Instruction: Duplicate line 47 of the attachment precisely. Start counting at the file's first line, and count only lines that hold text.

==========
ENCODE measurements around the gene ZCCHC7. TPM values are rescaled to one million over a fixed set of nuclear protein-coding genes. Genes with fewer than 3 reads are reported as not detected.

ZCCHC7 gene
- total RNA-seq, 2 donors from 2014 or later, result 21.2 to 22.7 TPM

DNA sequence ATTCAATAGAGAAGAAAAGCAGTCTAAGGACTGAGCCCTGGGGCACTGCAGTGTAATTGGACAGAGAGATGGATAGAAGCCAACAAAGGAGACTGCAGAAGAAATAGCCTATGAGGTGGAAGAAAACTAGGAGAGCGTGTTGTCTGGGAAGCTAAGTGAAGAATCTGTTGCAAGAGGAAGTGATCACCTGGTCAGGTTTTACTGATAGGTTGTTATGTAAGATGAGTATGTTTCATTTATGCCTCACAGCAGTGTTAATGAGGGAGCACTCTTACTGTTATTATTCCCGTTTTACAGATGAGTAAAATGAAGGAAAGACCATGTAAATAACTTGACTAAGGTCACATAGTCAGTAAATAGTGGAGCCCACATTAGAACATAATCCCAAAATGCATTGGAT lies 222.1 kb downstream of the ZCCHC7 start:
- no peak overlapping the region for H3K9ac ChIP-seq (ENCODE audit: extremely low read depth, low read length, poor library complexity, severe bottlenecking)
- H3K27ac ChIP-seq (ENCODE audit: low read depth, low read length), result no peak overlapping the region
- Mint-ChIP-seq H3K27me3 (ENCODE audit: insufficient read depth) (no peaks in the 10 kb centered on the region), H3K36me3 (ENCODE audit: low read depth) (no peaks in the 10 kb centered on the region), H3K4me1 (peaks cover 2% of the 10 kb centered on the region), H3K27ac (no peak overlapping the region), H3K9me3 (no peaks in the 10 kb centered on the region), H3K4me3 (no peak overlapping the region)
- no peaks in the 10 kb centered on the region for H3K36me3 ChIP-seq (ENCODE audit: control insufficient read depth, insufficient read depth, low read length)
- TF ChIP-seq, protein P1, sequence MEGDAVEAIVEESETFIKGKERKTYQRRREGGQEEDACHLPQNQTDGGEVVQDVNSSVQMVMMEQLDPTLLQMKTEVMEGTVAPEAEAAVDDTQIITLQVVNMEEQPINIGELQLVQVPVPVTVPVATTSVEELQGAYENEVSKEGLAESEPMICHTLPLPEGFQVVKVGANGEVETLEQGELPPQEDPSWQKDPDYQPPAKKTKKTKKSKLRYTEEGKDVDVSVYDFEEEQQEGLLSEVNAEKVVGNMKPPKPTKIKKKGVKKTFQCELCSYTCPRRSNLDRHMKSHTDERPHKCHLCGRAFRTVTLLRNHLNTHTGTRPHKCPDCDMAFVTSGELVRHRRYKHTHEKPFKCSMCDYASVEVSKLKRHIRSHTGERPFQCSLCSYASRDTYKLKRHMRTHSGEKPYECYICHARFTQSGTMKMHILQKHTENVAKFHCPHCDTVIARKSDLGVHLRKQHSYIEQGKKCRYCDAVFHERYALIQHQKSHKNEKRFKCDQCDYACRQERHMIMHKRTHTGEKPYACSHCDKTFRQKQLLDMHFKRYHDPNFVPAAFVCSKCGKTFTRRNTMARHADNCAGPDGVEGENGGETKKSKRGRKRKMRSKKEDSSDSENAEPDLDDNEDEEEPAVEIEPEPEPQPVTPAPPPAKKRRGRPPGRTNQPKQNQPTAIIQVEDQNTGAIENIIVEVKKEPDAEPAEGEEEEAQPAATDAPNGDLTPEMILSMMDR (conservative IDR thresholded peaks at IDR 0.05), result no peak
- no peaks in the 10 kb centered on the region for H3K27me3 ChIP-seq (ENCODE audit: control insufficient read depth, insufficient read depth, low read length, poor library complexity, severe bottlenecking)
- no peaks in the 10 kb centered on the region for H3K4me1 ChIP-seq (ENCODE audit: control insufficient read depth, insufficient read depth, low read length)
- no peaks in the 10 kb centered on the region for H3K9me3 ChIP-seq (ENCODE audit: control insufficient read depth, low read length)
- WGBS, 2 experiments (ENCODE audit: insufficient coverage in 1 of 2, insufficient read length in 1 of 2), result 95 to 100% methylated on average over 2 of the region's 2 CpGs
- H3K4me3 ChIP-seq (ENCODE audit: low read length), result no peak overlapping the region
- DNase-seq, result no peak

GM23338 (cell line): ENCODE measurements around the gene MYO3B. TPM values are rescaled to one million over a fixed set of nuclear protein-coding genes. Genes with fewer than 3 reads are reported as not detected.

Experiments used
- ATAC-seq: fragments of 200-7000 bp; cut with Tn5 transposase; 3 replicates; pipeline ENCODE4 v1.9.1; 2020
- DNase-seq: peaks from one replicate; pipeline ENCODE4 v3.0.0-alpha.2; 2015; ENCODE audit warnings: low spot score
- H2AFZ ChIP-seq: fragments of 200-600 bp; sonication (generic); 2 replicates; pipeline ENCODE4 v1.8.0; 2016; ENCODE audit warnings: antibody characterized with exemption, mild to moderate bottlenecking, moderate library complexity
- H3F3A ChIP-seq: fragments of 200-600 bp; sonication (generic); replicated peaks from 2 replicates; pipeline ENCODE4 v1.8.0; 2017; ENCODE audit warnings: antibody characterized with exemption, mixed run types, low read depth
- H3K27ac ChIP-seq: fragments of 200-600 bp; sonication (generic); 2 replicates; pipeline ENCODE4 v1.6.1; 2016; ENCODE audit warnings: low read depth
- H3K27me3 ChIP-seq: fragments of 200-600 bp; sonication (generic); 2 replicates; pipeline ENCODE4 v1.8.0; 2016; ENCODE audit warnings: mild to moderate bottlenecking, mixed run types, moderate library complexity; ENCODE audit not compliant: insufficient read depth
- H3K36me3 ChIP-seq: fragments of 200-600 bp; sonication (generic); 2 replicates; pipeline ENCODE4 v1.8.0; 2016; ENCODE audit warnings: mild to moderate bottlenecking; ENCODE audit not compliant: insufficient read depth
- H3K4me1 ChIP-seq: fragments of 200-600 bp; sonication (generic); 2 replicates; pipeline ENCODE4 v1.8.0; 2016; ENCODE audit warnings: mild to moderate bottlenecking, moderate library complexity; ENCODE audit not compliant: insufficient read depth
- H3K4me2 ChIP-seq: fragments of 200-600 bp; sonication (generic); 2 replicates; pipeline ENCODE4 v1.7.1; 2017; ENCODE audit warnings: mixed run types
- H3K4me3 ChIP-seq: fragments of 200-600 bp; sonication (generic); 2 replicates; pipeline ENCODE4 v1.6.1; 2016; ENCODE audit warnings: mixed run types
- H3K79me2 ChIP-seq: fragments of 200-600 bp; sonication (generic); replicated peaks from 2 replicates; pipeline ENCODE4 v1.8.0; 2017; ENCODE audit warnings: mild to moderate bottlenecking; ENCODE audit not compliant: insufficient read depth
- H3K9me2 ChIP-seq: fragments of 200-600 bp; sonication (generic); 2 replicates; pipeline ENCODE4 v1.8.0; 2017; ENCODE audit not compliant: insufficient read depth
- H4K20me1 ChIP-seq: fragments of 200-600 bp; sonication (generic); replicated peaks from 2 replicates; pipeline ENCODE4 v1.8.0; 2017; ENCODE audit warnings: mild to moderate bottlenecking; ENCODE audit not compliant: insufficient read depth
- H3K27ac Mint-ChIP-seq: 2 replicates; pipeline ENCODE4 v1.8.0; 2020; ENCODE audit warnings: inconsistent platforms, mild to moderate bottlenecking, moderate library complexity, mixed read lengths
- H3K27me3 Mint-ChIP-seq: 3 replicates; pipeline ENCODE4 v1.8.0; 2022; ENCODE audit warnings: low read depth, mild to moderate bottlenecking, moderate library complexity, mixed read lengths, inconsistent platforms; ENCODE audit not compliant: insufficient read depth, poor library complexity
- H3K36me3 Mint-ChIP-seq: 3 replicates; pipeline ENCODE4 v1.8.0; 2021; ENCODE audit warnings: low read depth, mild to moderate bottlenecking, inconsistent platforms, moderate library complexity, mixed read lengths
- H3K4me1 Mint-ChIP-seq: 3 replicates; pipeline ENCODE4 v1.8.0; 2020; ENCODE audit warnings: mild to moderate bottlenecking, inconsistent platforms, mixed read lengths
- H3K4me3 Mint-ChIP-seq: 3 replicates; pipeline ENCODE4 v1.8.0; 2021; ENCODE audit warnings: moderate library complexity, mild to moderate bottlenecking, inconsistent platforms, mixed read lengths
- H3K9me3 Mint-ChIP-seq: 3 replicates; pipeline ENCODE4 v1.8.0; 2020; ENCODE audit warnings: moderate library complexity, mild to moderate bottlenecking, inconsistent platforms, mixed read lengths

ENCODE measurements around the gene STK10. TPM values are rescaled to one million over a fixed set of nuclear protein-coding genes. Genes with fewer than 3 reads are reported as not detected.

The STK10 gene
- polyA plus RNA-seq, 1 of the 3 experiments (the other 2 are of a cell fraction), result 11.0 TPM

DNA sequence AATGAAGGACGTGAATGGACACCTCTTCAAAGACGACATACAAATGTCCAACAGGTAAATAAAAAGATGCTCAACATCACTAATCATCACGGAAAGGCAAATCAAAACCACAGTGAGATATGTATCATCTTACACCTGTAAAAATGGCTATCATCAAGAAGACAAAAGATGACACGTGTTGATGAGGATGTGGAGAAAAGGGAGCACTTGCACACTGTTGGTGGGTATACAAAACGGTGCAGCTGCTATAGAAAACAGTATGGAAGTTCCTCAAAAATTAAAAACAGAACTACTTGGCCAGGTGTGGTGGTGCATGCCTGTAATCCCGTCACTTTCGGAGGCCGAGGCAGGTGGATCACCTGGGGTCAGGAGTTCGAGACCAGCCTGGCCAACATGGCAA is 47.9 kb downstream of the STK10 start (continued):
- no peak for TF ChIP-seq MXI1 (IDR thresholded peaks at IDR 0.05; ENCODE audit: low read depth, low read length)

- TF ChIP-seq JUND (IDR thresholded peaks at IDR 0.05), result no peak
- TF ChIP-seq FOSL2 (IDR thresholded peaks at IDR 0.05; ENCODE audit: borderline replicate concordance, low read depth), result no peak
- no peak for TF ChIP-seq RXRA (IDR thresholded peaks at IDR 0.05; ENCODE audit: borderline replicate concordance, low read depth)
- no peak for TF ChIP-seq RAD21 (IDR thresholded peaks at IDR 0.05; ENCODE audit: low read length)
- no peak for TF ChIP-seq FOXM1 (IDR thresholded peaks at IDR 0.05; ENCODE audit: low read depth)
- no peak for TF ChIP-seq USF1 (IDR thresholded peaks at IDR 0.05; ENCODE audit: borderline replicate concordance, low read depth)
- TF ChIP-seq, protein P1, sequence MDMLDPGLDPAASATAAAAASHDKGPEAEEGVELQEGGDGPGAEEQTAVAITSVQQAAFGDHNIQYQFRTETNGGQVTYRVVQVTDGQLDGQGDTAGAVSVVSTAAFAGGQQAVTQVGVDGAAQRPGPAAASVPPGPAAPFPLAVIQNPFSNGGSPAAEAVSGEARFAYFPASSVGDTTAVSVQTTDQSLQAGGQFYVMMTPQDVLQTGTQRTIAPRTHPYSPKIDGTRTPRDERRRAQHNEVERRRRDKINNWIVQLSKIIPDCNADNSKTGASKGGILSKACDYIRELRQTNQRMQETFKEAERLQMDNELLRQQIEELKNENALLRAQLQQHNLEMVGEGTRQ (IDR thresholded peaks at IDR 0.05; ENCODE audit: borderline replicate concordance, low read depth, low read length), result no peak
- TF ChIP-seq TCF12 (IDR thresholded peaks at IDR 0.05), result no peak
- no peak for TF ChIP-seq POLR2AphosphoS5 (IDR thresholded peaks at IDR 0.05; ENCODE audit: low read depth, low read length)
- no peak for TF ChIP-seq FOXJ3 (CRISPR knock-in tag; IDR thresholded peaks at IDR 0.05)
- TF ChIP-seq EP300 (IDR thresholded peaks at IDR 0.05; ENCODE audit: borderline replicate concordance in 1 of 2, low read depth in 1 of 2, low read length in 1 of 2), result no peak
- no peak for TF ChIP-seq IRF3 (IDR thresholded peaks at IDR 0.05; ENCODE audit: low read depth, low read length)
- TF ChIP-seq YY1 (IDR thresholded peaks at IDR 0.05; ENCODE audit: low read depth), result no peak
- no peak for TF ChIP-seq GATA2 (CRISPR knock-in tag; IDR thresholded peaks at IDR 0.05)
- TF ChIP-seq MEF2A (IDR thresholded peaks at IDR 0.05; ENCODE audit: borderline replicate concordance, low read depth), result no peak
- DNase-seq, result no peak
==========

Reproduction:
- no peak for TF ChIP-seq USF1 (IDR thresholded peaks at IDR 0.05; ENCODE audit: borderline replicate concordance, low read depth)